During the restoration process, the team of scientists determined that The Edicule (Latin for “little house”), a small shrine within the Church of the Holy Sepulchre that encloses Jesus’ tomb, was resting on an unstable foundation of tunnels, channels, rubble, and crumbling foundation mortar.
According to the Gospels, the body of Christ was laid in a new tomb hewn out of rock, in which no one had ever been buried. The Gospel of Mark details that the women who went to the tomb to anoint Christ’s body instead found that he had risen.
The veneration of Christ’s burial place dates back to St. Helena in the fourth century, who discovered and identified the tomb. St. Helena’s son, Emperor Constantine, built the Church of the Holy Sepulchre in 326 and enshrined the tomb.
The shelf on which Christ’s body was laid is the central point of veneration, which has been encapsulated by a 3-by-5 foot marble structure – the Edicule – since at least 1555.
Part of the reason for the unstable foundation is that the site was built on the remains of a limestone quarry that was once used to house tombs of upper-class Jews.
Throughout the early history of the Christian church, various shrines surrounding the tomb of Jesus were built and subsequently destroyed, depending on who was in power.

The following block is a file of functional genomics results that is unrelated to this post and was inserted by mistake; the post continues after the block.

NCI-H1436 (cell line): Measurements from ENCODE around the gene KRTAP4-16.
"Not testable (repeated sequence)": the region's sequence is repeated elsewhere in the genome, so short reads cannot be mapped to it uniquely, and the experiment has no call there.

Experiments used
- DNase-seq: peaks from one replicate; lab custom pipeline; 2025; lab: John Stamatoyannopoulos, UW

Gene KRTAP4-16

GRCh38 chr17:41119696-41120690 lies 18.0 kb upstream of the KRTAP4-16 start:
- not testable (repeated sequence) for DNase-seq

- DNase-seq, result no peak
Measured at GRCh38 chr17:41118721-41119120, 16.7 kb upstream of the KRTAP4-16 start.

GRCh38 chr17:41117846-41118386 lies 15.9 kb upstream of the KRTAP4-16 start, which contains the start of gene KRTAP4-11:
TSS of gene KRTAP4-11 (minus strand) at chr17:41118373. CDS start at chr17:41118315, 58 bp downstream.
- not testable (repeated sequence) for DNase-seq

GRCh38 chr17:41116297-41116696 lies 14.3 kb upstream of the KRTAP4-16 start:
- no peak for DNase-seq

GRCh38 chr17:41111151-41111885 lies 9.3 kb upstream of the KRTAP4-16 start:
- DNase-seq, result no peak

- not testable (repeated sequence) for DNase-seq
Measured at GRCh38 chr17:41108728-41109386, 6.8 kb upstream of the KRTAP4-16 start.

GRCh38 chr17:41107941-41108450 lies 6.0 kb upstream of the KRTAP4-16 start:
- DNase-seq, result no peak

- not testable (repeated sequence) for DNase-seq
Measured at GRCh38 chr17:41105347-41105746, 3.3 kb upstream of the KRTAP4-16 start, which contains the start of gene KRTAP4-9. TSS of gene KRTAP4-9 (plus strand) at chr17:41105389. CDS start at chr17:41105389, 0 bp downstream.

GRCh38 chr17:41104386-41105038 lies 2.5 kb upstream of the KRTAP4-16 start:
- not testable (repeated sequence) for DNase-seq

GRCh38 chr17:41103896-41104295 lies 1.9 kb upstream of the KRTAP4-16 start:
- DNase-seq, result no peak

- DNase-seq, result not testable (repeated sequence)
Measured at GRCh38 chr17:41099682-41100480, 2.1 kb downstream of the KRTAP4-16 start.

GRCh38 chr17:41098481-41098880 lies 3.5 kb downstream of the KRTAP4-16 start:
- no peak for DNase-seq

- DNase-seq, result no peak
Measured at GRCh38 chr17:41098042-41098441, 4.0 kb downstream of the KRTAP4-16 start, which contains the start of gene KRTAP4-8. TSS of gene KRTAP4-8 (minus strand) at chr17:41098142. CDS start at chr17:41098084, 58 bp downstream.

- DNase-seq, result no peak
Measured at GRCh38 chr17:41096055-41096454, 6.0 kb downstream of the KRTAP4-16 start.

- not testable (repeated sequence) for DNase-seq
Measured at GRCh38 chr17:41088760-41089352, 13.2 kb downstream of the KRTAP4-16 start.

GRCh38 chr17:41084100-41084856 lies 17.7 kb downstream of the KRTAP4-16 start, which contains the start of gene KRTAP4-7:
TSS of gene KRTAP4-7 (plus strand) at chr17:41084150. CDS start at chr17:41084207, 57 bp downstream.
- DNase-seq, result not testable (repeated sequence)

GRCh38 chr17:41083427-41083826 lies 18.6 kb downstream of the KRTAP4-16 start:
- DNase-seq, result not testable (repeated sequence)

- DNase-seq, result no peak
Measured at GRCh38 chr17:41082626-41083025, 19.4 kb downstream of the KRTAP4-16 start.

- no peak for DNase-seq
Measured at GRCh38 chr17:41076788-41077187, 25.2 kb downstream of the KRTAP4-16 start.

The Edicule and the surrounding rotunda of the Church of the Holy Sepulchre, complete with massive 22-ton pillars, rests on this unstable foundation of rubble and tunnels today. The site sees nearly 4 million visitors a year.
While the structural integrity of the site has been a concern for almost 100 years, National Geographic reports, disputes between the three main Christian groups that control the site – the Greek Orthodox and Armenian Patriarchates of Jerusalem and the Roman Catholic Franciscan Custos of the Holy Land – and a lack of funds prevented much restoration progress from being made.
Now, scientists are working with Church authorities to determine the best plan for restoration work on the foundation, which is estimated to cost 6 million euros and would take about 10 months.
Archeologists are also hoping to take advantage of the process, which would expose important archeological sites for the first time in centuries.
Scientists on the restoration team with NTUA are compiling the latest data into a report, which will be given to Church authorities of the three main Christian groups, who must reach an agreement before the process moves forward.
“This work is a collective work,” Moropoulou said. “It doesn’t belong to us, it belongs to all humanity.”